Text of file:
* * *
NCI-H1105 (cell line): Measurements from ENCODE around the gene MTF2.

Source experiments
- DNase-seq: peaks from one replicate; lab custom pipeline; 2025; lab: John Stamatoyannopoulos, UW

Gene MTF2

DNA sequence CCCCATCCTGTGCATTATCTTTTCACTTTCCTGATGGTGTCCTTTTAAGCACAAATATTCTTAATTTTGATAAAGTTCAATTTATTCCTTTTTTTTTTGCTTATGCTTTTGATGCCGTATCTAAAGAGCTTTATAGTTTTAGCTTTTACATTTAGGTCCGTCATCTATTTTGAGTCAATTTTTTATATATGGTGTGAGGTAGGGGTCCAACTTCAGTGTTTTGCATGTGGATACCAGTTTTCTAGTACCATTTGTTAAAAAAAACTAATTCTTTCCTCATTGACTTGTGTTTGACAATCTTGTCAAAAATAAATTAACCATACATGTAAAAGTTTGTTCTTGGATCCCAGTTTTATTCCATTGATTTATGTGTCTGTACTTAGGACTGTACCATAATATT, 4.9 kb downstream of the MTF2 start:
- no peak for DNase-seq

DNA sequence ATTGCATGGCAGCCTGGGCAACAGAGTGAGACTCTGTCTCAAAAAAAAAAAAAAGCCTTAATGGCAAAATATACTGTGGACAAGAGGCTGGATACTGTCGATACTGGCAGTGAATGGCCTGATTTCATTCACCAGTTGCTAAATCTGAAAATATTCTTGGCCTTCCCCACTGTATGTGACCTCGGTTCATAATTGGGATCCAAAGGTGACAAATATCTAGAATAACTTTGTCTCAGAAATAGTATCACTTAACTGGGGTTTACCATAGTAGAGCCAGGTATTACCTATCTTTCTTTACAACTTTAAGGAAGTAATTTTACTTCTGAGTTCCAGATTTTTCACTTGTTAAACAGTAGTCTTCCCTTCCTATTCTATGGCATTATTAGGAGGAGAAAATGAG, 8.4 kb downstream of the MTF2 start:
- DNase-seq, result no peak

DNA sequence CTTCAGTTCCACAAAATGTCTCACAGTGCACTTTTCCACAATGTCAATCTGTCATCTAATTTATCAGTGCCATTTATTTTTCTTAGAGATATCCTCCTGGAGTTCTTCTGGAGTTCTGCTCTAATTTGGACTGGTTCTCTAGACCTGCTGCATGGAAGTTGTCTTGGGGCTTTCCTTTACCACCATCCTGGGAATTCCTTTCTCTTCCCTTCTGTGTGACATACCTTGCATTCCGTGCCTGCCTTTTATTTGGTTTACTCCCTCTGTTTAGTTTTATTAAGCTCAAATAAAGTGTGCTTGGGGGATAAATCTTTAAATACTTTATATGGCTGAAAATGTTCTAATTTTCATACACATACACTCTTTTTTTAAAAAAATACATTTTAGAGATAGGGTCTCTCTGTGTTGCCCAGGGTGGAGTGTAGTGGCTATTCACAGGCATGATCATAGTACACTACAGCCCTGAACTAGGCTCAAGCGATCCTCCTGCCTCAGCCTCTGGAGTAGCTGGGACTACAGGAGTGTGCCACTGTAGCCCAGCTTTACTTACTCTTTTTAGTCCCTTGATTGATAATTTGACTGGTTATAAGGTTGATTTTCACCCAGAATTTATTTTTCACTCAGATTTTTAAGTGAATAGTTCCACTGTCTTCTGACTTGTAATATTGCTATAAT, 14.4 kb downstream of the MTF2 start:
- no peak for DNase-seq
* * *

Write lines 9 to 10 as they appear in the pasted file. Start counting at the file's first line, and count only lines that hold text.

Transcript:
DNA sequence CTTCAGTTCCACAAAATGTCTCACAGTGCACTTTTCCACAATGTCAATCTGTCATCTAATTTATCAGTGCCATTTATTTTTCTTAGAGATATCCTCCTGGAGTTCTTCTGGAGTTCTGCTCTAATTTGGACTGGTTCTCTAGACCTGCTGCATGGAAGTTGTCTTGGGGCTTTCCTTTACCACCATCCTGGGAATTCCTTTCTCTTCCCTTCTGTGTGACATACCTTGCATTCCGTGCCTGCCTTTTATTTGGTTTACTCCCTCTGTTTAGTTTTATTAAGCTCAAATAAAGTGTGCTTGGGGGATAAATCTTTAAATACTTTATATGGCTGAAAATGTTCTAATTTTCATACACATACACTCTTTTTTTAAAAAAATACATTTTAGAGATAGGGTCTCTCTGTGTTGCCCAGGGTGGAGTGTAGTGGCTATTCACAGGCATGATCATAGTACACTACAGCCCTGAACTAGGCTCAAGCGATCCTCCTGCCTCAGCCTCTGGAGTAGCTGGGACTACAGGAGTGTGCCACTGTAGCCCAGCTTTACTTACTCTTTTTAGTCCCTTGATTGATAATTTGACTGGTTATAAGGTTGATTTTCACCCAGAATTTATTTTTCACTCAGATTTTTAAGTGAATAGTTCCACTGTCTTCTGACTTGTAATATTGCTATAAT, 14.4 kb downstream of the MTF2 start:
- no peak for DNase-seq